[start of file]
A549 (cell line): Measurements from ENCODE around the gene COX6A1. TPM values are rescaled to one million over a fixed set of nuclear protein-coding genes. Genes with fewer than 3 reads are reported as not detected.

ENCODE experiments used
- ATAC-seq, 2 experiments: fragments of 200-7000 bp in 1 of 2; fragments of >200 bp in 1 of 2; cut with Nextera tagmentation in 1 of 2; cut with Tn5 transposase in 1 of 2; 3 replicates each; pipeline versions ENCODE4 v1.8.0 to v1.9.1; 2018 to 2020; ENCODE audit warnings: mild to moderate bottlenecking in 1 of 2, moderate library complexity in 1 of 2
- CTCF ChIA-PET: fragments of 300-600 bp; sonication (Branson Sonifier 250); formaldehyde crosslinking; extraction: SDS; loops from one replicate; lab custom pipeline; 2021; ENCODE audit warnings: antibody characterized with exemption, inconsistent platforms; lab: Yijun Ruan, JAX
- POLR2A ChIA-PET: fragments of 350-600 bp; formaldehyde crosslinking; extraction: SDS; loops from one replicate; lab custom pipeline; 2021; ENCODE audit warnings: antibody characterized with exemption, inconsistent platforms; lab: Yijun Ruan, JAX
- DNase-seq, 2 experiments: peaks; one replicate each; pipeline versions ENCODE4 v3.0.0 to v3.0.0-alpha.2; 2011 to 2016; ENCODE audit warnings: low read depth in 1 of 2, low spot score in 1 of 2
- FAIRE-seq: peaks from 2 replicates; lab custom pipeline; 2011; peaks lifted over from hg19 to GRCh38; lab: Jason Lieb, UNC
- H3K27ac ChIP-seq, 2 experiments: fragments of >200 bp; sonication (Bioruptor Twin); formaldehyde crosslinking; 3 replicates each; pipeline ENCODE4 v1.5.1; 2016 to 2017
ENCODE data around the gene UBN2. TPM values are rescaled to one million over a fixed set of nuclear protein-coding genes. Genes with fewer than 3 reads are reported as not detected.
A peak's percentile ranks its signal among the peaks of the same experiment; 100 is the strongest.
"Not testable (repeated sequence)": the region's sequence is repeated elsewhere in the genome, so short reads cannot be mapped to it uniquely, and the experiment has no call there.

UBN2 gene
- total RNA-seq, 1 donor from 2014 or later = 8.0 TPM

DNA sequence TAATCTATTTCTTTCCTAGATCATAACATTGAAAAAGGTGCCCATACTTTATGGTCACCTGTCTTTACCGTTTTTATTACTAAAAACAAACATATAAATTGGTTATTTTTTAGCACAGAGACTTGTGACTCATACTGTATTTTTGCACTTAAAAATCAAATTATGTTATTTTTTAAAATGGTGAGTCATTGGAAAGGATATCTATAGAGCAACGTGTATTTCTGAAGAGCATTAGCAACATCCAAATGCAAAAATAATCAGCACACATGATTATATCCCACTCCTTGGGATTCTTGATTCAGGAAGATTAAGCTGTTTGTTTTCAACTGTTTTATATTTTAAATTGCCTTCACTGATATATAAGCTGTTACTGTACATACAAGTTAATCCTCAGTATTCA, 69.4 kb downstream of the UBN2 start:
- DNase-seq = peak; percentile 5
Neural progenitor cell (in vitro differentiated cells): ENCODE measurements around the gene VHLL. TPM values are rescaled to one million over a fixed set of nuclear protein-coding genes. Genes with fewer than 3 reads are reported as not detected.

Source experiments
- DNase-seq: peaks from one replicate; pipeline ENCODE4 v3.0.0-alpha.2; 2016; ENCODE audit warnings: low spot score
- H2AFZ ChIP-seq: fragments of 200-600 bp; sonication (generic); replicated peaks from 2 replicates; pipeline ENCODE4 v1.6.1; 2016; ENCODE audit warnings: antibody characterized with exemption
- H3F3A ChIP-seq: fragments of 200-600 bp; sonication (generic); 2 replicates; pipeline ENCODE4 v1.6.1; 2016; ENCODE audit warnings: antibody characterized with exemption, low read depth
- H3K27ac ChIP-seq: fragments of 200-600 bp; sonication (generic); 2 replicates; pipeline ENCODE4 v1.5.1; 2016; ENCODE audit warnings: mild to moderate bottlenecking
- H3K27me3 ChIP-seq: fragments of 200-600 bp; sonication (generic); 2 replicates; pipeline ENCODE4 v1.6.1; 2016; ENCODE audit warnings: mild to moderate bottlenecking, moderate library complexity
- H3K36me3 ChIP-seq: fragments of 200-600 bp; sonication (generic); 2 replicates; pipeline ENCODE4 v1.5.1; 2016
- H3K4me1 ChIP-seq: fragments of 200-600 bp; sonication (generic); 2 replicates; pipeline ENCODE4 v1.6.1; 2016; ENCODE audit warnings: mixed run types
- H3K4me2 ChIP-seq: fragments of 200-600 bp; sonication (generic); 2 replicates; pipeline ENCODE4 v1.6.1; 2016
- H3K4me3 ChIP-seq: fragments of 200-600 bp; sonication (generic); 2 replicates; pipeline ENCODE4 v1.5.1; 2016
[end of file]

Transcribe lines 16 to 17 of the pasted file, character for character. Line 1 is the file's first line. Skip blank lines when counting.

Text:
Neural progenitor cell (in vitro differentiated cells): ENCODE measurements around the gene VHLL. TPM values are rescaled to one million over a fixed set of nuclear protein-coding genes. Genes with fewer than 3 reads are reported as not detected.

Source experiments